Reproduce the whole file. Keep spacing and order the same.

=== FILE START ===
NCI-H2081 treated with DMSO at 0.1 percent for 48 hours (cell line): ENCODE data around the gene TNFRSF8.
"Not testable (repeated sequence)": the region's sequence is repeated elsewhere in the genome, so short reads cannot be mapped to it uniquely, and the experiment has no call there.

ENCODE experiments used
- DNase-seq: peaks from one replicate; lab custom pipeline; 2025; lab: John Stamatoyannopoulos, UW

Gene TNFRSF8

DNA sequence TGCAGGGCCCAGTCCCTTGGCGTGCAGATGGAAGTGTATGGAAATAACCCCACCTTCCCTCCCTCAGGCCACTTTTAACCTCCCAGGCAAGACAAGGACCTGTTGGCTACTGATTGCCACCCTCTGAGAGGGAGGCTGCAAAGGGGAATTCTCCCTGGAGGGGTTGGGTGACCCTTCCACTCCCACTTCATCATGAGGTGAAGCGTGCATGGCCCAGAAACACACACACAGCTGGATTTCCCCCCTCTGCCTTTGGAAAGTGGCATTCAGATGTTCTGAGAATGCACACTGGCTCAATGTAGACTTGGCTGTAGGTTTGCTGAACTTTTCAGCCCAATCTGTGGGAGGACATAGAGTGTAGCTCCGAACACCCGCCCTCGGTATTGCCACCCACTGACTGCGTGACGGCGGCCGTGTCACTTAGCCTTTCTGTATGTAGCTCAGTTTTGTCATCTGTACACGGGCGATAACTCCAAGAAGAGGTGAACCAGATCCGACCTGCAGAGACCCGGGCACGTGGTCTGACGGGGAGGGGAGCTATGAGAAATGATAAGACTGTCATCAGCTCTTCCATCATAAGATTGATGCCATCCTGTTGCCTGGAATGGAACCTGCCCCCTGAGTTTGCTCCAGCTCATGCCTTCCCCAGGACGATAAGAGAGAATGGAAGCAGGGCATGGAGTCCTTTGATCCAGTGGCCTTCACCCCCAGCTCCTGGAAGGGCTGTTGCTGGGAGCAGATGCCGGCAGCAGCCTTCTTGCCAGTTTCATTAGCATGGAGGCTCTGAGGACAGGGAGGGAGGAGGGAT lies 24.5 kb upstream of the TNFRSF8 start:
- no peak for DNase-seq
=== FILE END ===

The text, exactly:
NCI-H2081 treated with DMSO at 0.1 percent for 48 hours (cell line): ENCODE data around the gene TNFRSF8.
"Not testable (repeated sequence)": the region's sequence is repeated elsewhere in the genome, so short reads cannot be mapped to it uniquely, and the experiment has no call there.

ENCODE experiments used
- DNase-seq: peaks from one replicate; lab custom pipeline; 2025; lab: John Stamatoyannopoulos, UW

Gene TNFRSF8

DNA sequence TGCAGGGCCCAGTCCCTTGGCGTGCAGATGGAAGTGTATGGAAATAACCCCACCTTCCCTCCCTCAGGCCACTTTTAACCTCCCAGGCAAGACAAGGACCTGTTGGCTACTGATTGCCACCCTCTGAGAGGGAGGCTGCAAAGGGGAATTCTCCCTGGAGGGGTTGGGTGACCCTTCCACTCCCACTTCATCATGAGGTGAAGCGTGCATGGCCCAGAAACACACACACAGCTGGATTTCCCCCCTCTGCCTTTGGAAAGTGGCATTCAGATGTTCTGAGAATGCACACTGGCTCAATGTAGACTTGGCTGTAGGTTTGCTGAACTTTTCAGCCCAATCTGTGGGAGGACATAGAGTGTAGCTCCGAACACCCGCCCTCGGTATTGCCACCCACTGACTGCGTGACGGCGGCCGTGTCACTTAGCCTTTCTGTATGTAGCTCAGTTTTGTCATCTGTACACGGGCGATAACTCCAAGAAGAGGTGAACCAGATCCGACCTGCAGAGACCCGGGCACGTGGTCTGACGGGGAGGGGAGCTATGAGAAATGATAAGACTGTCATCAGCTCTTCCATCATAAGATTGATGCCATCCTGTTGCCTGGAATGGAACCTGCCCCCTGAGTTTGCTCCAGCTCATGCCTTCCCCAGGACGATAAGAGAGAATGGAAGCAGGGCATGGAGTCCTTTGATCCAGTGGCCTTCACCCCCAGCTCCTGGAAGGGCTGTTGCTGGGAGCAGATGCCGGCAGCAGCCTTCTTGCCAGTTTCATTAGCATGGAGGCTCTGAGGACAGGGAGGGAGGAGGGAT lies 24.5 kb upstream of the TNFRSF8 start:
- no peak for DNase-seq